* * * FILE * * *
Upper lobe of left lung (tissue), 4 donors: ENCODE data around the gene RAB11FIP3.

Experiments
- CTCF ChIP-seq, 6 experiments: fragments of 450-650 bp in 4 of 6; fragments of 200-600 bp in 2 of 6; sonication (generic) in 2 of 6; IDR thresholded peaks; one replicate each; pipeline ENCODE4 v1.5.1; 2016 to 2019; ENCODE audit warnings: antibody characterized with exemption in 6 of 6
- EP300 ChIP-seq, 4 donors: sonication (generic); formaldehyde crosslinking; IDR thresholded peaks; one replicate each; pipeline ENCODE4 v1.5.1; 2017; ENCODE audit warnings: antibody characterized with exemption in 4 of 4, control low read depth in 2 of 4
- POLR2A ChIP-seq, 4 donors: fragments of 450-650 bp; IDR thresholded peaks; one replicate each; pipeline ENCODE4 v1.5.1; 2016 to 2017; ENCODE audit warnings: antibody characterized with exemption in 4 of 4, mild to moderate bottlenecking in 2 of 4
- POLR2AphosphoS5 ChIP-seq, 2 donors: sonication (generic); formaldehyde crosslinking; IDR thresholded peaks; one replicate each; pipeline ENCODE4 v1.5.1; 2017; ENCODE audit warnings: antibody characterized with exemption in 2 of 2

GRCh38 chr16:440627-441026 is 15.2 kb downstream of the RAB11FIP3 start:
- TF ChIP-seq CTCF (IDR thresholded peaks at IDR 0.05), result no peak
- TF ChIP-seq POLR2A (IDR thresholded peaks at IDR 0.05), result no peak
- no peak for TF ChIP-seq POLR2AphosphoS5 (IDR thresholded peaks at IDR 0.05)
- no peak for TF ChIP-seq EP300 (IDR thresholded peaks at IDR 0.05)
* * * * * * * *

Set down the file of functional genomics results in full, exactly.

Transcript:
Upper lobe of left lung (tissue), 4 donors: ENCODE data around the gene RAB11FIP3.

Experiments
- CTCF ChIP-seq, 6 experiments: fragments of 450-650 bp in 4 of 6; fragments of 200-600 bp in 2 of 6; sonication (generic) in 2 of 6; IDR thresholded peaks; one replicate each; pipeline ENCODE4 v1.5.1; 2016 to 2019; ENCODE audit warnings: antibody characterized with exemption in 6 of 6
- EP300 ChIP-seq, 4 donors: sonication (generic); formaldehyde crosslinking; IDR thresholded peaks; one replicate each; pipeline ENCODE4 v1.5.1; 2017; ENCODE audit warnings: antibody characterized with exemption in 4 of 4, control low read depth in 2 of 4
- POLR2A ChIP-seq, 4 donors: fragments of 450-650 bp; IDR thresholded peaks; one replicate each; pipeline ENCODE4 v1.5.1; 2016 to 2017; ENCODE audit warnings: antibody characterized with exemption in 4 of 4, mild to moderate bottlenecking in 2 of 4
- POLR2AphosphoS5 ChIP-seq, 2 donors: sonication (generic); formaldehyde crosslinking; IDR thresholded peaks; one replicate each; pipeline ENCODE4 v1.5.1; 2017; ENCODE audit warnings: antibody characterized with exemption in 2 of 2

GRCh38 chr16:440627-441026 is 15.2 kb downstream of the RAB11FIP3 start:
- TF ChIP-seq CTCF (IDR thresholded peaks at IDR 0.05), result no peak
- TF ChIP-seq POLR2A (IDR thresholded peaks at IDR 0.05), result no peak
- no peak for TF ChIP-seq POLR2AphosphoS5 (IDR thresholded peaks at IDR 0.05)
- no peak for TF ChIP-seq EP300 (IDR thresholded peaks at IDR 0.05)